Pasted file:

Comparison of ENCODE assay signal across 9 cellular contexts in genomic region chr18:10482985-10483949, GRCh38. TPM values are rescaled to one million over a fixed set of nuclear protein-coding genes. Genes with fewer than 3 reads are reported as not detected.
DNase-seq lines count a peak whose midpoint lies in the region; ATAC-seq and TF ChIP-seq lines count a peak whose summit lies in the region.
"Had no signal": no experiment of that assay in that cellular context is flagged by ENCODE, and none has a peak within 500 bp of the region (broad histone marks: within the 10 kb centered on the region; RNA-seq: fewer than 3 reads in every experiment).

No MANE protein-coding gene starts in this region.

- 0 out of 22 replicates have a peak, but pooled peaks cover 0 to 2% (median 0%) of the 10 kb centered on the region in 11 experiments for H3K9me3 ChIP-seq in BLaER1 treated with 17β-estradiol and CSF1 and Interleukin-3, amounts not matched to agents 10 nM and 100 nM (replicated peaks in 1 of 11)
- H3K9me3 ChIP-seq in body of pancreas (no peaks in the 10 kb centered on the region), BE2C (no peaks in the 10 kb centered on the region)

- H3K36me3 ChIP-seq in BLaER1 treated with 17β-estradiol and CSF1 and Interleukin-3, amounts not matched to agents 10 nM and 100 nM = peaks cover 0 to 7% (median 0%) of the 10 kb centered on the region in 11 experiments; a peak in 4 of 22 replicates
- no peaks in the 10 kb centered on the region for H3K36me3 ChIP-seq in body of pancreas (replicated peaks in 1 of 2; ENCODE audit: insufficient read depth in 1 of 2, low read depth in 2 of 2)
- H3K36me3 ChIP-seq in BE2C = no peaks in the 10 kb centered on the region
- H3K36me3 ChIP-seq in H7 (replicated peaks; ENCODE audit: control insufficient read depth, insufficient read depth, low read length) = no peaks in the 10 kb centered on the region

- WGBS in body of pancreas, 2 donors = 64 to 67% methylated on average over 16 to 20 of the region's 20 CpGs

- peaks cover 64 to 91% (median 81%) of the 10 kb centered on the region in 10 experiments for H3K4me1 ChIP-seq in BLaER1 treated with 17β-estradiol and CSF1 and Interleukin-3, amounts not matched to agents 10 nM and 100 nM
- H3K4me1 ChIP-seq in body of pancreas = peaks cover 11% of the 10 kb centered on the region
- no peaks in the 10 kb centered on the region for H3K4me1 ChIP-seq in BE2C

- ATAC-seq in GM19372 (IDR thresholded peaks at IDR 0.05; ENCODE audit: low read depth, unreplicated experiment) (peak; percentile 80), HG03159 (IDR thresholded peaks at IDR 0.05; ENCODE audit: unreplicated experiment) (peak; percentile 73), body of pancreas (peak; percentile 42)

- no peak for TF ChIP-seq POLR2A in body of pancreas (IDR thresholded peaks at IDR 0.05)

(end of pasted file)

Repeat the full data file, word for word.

Comparison of ENCODE assay signal across 9 cellular contexts in genomic region chr18:10482985-10483949, GRCh38. TPM values are rescaled to one million over a fixed set of nuclear protein-coding genes. Genes with fewer than 3 reads are reported as not detected.
DNase-seq lines count a peak whose midpoint lies in the region; ATAC-seq and TF ChIP-seq lines count a peak whose summit lies in the region.
"Had no signal": no experiment of that assay in that cellular context is flagged by ENCODE, and none has a peak within 500 bp of the region (broad histone marks: within the 10 kb centered on the region; RNA-seq: fewer than 3 reads in every experiment).

No MANE protein-coding gene starts in this region.

- 0 out of 22 replicates have a peak, but pooled peaks cover 0 to 2% (median 0%) of the 10 kb centered on the region in 11 experiments for H3K9me3 ChIP-seq in BLaER1 treated with 17β-estradiol and CSF1 and Interleukin-3, amounts not matched to agents 10 nM and 100 nM (replicated peaks in 1 of 11)
- H3K9me3 ChIP-seq in body of pancreas (no peaks in the 10 kb centered on the region), BE2C (no peaks in the 10 kb centered on the region)

- H3K36me3 ChIP-seq in BLaER1 treated with 17β-estradiol and CSF1 and Interleukin-3, amounts not matched to agents 10 nM and 100 nM = peaks cover 0 to 7% (median 0%) of the 10 kb centered on the region in 11 experiments; a peak in 4 of 22 replicates
- no peaks in the 10 kb centered on the region for H3K36me3 ChIP-seq in body of pancreas (replicated peaks in 1 of 2; ENCODE audit: insufficient read depth in 1 of 2, low read depth in 2 of 2)
- H3K36me3 ChIP-seq in BE2C = no peaks in the 10 kb centered on the region
- H3K36me3 ChIP-seq in H7 (replicated peaks; ENCODE audit: control insufficient read depth, insufficient read depth, low read length) = no peaks in the 10 kb centered on the region

- WGBS in body of pancreas, 2 donors = 64 to 67% methylated on average over 16 to 20 of the region's 20 CpGs

- peaks cover 64 to 91% (median 81%) of the 10 kb centered on the region in 10 experiments for H3K4me1 ChIP-seq in BLaER1 treated with 17β-estradiol and CSF1 and Interleukin-3, amounts not matched to agents 10 nM and 100 nM
- H3K4me1 ChIP-seq in body of pancreas = peaks cover 11% of the 10 kb centered on the region
- no peaks in the 10 kb centered on the region for H3K4me1 ChIP-seq in BE2C

- ATAC-seq in GM19372 (IDR thresholded peaks at IDR 0.05; ENCODE audit: low read depth, unreplicated experiment) (peak; percentile 80), HG03159 (IDR thresholded peaks at IDR 0.05; ENCODE audit: unreplicated experiment) (peak; percentile 73), body of pancreas (peak; percentile 42)

- no peak for TF ChIP-seq POLR2A in body of pancreas (IDR thresholded peaks at IDR 0.05)